It’s all fun and games until somebody loses an eye. Apparently the 21st century political equivalent of having a punch up beside the bike shed after school is to have a live debate on 18 Doughty Street.
Having had one with Mr Blaney not that long ago – and lived to tell the tale – the one thing I will say about him is that he has a curious attitude towards the individual and the state. The crimes of an individual – in Nelson Mandela’s case the violent reprisals of the ANC – are always unforgivable. The crimes of the state – in this case the Tory government’s refusal to criticise South Africa’s system of apartheid – is always justifiable. Philip Lawrence’s murderer should be exterminated. The system of human rights that protects me from being abused by the state should be abolished.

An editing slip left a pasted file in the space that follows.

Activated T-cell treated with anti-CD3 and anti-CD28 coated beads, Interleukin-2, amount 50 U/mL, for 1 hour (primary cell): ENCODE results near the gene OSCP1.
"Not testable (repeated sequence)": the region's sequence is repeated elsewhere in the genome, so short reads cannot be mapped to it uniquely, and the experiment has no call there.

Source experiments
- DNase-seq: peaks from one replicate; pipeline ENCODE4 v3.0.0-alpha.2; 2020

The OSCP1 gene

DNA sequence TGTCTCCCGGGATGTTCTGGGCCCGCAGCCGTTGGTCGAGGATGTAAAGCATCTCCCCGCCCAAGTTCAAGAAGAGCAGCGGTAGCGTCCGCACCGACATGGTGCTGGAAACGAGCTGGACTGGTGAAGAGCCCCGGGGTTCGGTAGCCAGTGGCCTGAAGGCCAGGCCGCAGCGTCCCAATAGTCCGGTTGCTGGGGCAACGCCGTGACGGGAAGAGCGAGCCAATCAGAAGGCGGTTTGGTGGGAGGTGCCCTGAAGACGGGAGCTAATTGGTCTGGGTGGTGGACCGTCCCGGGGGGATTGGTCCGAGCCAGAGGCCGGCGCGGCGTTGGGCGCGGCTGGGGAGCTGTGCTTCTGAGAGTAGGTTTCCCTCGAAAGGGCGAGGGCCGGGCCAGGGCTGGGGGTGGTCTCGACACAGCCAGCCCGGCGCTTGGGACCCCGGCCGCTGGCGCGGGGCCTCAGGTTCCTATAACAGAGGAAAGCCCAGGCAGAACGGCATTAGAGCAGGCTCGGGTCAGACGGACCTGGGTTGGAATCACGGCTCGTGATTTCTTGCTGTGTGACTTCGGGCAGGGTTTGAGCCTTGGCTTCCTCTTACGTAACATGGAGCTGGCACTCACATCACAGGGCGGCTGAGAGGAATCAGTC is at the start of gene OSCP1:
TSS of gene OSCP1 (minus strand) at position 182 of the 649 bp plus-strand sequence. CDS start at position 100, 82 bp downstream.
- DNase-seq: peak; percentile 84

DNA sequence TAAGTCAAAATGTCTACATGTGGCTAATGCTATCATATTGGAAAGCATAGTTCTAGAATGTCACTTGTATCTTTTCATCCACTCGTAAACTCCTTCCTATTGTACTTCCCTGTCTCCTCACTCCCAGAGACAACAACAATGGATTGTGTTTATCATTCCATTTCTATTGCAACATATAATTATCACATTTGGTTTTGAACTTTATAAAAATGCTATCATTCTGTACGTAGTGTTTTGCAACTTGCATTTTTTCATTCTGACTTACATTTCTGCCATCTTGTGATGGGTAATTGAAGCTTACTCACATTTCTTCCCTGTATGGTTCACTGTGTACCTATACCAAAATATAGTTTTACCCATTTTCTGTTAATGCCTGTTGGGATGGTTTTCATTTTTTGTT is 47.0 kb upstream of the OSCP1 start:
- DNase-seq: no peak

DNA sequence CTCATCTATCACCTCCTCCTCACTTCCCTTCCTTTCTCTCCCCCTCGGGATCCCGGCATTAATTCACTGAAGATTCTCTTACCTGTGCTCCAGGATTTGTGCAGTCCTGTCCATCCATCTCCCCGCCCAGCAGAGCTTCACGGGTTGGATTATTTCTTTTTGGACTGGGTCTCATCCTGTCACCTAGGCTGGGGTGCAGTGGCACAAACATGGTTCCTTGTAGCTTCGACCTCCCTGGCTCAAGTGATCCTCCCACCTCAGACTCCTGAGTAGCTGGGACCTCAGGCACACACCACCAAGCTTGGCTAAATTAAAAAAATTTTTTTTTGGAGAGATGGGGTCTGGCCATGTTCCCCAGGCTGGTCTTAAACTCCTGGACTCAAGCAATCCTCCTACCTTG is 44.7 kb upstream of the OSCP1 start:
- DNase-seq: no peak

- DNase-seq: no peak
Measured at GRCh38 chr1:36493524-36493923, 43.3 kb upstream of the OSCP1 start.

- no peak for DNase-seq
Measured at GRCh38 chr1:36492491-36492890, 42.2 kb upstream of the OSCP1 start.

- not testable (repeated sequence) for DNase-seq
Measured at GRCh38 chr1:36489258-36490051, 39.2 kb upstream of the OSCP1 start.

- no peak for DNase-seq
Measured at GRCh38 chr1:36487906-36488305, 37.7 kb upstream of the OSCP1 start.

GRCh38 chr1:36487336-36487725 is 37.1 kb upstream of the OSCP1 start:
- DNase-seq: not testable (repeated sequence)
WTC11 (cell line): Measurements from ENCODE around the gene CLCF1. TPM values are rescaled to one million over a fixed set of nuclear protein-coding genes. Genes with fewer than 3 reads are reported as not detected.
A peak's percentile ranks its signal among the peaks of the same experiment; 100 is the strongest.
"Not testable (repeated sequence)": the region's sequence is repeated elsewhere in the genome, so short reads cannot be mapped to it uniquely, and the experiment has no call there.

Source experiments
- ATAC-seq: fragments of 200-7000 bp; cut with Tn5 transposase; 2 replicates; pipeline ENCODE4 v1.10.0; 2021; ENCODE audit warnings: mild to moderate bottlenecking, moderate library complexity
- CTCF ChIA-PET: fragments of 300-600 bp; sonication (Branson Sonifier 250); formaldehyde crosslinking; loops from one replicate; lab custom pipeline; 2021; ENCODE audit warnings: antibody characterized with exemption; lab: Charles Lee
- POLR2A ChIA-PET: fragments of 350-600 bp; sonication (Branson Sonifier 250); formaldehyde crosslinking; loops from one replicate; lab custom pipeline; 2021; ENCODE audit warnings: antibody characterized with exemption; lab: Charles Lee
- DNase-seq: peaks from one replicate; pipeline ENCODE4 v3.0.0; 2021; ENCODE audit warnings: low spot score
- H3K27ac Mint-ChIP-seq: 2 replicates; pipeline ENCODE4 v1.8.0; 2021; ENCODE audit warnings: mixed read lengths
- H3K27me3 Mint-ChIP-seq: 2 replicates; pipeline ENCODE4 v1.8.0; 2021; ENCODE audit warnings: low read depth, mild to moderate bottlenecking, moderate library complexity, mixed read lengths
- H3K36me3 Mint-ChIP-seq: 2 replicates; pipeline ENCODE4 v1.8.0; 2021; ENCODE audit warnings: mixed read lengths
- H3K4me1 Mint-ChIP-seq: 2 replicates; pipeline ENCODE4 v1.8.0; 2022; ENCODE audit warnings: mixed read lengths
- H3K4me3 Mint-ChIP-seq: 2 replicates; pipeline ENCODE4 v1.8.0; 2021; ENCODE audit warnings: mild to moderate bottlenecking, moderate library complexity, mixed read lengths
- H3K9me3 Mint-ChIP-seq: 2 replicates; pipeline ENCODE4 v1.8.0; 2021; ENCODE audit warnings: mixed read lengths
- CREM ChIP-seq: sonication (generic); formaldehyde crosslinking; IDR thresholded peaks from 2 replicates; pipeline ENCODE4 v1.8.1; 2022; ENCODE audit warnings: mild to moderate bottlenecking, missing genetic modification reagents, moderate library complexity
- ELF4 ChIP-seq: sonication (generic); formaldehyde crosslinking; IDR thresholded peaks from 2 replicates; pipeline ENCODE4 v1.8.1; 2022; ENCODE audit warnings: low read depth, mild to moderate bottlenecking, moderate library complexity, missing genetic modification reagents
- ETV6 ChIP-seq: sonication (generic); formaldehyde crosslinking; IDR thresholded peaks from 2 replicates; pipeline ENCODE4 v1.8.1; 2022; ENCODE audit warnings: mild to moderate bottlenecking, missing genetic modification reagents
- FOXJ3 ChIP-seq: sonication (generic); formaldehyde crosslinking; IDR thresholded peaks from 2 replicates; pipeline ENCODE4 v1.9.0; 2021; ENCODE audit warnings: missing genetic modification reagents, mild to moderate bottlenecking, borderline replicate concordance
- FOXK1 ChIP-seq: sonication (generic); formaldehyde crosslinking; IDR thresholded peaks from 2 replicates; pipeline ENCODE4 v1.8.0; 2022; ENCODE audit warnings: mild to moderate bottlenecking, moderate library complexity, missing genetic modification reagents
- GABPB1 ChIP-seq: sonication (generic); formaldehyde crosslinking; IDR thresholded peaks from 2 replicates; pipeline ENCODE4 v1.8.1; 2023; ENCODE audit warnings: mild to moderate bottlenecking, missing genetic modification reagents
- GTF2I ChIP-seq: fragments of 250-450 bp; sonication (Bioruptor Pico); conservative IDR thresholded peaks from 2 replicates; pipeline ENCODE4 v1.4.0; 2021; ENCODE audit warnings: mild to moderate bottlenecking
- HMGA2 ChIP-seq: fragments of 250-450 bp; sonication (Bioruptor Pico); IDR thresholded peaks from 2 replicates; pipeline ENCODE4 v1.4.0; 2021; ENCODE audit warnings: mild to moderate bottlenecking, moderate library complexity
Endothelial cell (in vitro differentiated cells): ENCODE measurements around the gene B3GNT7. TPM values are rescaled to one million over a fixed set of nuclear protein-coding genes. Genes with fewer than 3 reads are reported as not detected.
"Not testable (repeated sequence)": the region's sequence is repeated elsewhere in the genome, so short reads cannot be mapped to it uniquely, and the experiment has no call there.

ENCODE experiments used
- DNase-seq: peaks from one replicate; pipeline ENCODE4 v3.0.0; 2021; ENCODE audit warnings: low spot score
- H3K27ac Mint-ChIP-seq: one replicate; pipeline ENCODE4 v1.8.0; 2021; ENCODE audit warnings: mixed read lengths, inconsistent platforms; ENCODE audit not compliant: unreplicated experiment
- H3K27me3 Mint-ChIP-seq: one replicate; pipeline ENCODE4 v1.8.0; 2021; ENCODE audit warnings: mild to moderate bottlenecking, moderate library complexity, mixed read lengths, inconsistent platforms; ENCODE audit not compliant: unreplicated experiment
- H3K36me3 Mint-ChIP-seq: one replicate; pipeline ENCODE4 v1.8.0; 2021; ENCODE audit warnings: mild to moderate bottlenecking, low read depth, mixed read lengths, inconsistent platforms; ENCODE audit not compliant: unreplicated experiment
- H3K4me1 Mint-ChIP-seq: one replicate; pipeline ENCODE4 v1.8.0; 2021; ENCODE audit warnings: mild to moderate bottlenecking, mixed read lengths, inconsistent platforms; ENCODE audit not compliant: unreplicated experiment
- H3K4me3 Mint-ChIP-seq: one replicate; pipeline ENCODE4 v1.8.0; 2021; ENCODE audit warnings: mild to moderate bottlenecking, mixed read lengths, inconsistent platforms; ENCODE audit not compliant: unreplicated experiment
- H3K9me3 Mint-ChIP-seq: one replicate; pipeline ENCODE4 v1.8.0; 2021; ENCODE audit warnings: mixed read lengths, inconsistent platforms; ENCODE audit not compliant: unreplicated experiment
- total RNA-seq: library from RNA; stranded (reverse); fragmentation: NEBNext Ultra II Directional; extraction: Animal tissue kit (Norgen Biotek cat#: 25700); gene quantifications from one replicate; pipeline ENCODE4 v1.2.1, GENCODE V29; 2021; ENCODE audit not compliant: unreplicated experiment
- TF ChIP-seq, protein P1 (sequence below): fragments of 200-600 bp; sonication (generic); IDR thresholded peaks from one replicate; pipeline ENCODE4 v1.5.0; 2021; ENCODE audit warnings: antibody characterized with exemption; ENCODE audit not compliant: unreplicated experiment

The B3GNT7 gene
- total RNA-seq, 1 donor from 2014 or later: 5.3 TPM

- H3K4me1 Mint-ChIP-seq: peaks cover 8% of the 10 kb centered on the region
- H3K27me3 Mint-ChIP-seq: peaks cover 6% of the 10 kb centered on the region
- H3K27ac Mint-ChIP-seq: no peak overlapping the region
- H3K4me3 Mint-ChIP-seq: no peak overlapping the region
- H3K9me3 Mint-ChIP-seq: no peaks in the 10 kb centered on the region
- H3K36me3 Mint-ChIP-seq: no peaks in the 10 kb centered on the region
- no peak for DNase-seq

Now, correct me if I’m wrong, but support for a system whereby the rights of the individual are always considered to be subservient to the interests of the state is support for the sort of totalitarianism that Uncle Joe would be comfortable with. Apparently however, we are to regard this as true “Thatcherism”. Thanks for clarifying, Donal.
The only exception to the rule that murder is murder is murder, as Donal himself pointed out during our debate on the Doughty News Hour, is Tony Martin (or St Tony as I understand he is known amongst certain members of the swivel-eyed fringe). Martin, let us not forget, shot a man in the back of the head as he was running away from him. At the very least, one would have thought, Mandela’s tacit support for necklacing by the ANC and Tony Martin’s laughably named ‘self-defence’ could be described as both morally abhorrent. Sadly however, simple consistency is too much to ask.